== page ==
Rep. Michael McCaul (R-TX), the chair of the House Foreign Affairs Committee, has said sending troops to fight China over Taiwan would be “on the table” as a response to a Chinese attack.
“If communist China invaded Taiwan, it would certainly be on the table and something that would be discussed by Congress and with the American people,” McCaul told Fox News when asked about sending troops. “Are they prepared to do this? Is Taiwan worth it? I can argue for a lot of reasons why it is.”
McCaul said to send troops, Congress would need to authorize the deployment or issue a formal declaration of war. “You’re talking about an authorized use of military force that would come out of my committee or a declaration of war, which we haven’t utilized since World War II,” he said.
McCaul’s comments demonstrate the difference in rhetoric in Washington over Taiwan compared to Ukraine. Besides calls to implement a no-fly-zone over Ukraine in the early days of Russia’s invasion, no members of Congress have pushed for sending troops into the country to directly fight Russian forces.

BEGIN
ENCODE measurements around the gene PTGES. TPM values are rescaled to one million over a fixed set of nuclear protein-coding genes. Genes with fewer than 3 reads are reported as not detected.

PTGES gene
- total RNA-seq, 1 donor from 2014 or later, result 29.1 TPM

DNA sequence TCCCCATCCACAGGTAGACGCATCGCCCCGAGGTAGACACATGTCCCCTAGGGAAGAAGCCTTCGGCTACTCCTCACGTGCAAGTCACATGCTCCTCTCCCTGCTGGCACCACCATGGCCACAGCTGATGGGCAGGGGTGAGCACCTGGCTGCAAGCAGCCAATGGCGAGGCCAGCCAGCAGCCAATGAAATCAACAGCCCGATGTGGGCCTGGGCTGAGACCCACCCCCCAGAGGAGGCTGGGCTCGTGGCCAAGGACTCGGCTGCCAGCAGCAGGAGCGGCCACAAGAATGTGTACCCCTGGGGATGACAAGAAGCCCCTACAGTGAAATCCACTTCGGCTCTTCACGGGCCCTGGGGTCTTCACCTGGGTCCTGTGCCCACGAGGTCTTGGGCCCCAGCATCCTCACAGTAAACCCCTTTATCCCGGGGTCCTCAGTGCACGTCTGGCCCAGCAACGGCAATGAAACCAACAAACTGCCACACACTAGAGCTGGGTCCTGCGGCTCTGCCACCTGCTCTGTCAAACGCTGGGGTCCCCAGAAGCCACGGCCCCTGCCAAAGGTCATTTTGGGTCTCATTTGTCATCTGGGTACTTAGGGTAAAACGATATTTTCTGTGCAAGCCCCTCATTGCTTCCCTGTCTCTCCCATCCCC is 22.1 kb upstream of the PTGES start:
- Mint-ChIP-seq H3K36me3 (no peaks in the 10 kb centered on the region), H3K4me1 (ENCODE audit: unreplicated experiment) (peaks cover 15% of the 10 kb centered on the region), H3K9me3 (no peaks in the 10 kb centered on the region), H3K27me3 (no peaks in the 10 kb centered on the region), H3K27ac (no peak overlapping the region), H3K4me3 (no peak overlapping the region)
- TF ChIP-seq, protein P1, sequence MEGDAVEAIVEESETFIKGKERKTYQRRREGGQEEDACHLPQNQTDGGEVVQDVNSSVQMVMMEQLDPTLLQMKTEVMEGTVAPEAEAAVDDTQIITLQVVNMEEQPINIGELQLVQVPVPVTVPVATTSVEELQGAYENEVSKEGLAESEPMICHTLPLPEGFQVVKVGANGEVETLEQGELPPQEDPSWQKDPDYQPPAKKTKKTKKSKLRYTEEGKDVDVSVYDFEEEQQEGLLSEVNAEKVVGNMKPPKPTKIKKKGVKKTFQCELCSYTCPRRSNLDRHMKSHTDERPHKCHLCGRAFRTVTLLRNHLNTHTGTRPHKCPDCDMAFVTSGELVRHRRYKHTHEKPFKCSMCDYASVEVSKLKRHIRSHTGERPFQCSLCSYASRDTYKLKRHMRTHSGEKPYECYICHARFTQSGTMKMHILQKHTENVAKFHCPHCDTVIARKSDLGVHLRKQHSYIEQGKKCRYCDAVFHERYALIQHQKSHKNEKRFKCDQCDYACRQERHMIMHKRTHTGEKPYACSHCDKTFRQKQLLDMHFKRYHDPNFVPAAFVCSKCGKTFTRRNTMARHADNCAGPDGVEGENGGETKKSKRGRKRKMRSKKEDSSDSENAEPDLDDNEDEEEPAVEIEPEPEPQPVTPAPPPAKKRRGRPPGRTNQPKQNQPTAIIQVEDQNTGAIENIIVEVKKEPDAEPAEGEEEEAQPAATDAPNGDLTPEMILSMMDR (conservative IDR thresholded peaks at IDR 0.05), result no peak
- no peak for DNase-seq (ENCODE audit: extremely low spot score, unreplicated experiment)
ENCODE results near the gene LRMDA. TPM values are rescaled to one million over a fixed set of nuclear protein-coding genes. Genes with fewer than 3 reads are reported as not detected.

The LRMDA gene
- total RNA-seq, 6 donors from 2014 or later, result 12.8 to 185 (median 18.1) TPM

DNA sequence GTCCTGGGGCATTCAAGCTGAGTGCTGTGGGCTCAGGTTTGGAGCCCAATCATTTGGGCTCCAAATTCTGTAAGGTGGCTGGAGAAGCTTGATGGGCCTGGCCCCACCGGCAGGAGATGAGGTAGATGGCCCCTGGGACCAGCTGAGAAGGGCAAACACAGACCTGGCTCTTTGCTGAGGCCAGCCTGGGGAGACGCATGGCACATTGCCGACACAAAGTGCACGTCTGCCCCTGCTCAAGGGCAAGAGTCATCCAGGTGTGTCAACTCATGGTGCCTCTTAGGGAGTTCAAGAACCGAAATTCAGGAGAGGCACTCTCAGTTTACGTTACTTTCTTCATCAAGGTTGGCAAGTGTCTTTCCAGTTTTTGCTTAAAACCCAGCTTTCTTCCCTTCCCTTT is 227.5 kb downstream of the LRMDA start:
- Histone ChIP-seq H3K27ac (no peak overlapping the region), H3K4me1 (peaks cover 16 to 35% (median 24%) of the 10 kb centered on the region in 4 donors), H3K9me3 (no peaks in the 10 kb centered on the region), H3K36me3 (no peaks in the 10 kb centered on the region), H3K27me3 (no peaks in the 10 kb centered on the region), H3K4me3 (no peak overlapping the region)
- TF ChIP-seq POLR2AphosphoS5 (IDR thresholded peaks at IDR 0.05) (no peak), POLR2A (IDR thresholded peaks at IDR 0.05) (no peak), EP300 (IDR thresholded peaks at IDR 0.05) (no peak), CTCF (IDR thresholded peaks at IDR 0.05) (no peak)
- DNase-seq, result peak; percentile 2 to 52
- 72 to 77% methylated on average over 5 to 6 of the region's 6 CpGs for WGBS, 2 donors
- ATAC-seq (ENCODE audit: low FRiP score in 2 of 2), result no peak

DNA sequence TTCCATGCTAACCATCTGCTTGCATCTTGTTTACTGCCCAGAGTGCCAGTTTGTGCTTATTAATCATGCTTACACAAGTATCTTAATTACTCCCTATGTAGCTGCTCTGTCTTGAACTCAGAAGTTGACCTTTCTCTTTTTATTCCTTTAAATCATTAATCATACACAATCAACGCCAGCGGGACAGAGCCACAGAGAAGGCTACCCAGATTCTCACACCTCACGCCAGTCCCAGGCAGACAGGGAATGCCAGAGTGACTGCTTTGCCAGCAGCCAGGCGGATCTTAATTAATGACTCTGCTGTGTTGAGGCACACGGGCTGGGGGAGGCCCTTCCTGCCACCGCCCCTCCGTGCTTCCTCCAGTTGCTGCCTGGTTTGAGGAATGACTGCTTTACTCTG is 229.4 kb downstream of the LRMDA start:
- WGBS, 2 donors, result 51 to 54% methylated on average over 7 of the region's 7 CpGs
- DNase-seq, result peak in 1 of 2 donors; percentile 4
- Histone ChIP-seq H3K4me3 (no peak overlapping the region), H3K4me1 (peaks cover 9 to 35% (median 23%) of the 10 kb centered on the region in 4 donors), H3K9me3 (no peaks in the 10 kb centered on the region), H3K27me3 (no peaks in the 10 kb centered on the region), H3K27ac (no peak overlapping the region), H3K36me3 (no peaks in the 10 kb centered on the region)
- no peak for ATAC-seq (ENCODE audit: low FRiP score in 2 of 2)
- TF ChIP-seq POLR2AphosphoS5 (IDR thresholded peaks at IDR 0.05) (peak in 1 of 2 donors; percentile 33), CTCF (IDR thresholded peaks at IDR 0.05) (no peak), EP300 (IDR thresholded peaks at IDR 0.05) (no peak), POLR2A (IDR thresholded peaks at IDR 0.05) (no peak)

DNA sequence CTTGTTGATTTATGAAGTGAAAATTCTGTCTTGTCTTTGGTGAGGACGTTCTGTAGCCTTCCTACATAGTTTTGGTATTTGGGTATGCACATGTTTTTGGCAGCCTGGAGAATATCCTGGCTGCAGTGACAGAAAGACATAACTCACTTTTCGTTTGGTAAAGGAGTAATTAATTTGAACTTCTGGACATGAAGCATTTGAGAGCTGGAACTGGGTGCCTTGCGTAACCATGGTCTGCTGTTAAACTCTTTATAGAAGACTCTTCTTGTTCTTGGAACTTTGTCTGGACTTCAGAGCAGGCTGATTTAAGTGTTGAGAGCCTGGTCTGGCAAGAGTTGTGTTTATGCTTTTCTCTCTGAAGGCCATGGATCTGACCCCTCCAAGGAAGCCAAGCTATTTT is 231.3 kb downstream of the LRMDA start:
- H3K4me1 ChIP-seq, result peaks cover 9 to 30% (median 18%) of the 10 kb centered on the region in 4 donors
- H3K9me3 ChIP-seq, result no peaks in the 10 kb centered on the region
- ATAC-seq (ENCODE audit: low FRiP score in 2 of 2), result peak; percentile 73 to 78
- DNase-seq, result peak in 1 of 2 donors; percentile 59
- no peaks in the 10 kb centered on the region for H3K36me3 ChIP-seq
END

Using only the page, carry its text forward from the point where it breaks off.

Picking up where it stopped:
The implication of a direct war between the US and Russia is that it could quickly go nuclear. While Beijing’s nuclear arsenal is vastly smaller than Moscow’s, the risk of nuclear war still exists in the event of a direct US-China clash, but American officials don’t seem to care.
In September 2022, President Biden vowed he would send troops to Taiwan to fight in the event of a Chinese attack. He was asked explicitly if, unlike Ukraine, American men and women would be sent to defend Taiwan, and replied, “Yes.”
McCaul said conflict with China is the “last resort” and that the US would focus on “deterrence” by increasing support for Taiwan. But China’s actions and rhetoric have made clear increasing US-Taiwan ties will make a military conflict more likely.
McCaul made the comments from Taiwan, where he led a bipartisan delegation to meet with Taiwanese President Tsai Ing-wen, who just met with House Speaker Kevin McCarthy (R-CA). McCaul’s visit to Taipei came as China launched three days of major military exercises around Taiwan over the Tsai-McCarthy meeting.